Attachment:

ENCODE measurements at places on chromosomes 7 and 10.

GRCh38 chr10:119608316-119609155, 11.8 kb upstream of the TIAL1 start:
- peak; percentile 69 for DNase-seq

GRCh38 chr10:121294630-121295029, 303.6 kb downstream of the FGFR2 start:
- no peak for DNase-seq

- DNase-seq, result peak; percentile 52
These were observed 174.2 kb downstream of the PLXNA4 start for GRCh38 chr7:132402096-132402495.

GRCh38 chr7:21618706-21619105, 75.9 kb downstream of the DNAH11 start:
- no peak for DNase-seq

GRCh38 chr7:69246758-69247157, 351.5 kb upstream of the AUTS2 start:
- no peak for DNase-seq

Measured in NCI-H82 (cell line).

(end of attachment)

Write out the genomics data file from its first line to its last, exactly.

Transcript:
ENCODE measurements at places on chromosomes 7 and 10.

GRCh38 chr10:119608316-119609155, 11.8 kb upstream of the TIAL1 start:
- peak; percentile 69 for DNase-seq

GRCh38 chr10:121294630-121295029, 303.6 kb downstream of the FGFR2 start:
- no peak for DNase-seq

- DNase-seq, result peak; percentile 52
These were observed 174.2 kb downstream of the PLXNA4 start for GRCh38 chr7:132402096-132402495.

GRCh38 chr7:21618706-21619105, 75.9 kb downstream of the DNAH11 start:
- no peak for DNase-seq

GRCh38 chr7:69246758-69247157, 351.5 kb upstream of the AUTS2 start:
- no peak for DNase-seq

Measured in NCI-H82 (cell line).